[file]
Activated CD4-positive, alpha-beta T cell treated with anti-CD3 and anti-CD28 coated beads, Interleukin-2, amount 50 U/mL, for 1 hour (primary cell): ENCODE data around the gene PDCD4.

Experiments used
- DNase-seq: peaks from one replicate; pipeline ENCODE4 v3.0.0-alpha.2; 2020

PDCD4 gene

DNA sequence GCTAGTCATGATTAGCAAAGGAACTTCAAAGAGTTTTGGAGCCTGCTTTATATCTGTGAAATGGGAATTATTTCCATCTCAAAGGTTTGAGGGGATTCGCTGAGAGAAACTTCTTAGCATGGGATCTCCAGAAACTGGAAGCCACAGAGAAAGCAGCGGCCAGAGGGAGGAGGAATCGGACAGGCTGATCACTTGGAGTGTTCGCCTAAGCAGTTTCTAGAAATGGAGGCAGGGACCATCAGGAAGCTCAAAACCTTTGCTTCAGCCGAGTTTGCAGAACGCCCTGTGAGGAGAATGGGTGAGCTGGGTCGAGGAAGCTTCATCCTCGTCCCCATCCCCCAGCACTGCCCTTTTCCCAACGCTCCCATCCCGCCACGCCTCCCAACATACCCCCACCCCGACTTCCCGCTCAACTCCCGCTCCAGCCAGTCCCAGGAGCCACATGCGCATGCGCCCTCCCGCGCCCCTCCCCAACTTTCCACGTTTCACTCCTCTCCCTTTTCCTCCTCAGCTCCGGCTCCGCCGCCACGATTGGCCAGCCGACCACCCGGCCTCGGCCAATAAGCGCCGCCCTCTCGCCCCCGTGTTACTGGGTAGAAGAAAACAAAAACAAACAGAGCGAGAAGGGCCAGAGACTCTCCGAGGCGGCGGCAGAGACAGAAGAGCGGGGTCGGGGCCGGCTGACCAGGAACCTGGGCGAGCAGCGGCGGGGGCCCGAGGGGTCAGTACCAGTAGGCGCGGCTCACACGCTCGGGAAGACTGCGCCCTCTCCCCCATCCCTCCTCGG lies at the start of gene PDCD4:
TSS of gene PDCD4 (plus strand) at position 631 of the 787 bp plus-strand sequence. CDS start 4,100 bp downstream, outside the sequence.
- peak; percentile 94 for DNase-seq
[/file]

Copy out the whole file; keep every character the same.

Activated CD4-positive, alpha-beta T cell treated with anti-CD3 and anti-CD28 coated beads, Interleukin-2, amount 50 U/mL, for 1 hour (primary cell): ENCODE data around the gene PDCD4.

Experiments used
- DNase-seq: peaks from one replicate; pipeline ENCODE4 v3.0.0-alpha.2; 2020

PDCD4 gene

DNA sequence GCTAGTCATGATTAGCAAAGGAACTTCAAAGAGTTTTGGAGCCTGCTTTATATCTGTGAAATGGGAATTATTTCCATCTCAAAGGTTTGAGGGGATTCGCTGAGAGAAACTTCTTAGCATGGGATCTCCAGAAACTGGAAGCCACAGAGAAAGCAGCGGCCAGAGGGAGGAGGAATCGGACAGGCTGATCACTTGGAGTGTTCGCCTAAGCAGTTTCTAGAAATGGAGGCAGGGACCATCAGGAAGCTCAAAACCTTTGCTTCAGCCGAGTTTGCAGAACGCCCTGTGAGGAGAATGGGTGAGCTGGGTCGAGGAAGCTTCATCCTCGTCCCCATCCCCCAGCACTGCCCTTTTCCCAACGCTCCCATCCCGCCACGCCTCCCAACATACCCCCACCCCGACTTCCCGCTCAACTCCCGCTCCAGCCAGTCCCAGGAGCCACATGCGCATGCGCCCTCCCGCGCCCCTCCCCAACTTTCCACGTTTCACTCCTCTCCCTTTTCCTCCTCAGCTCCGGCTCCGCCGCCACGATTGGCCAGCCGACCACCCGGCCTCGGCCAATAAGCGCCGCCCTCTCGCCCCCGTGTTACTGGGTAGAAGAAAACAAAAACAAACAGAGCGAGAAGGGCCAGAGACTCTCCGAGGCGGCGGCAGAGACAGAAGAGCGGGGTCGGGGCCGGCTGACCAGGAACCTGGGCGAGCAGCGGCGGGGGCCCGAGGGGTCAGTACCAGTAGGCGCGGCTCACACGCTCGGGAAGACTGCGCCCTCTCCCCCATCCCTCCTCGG lies at the start of gene PDCD4:
TSS of gene PDCD4 (plus strand) at position 631 of the 787 bp plus-strand sequence. CDS start 4,100 bp downstream, outside the sequence.
- peak; percentile 94 for DNase-seq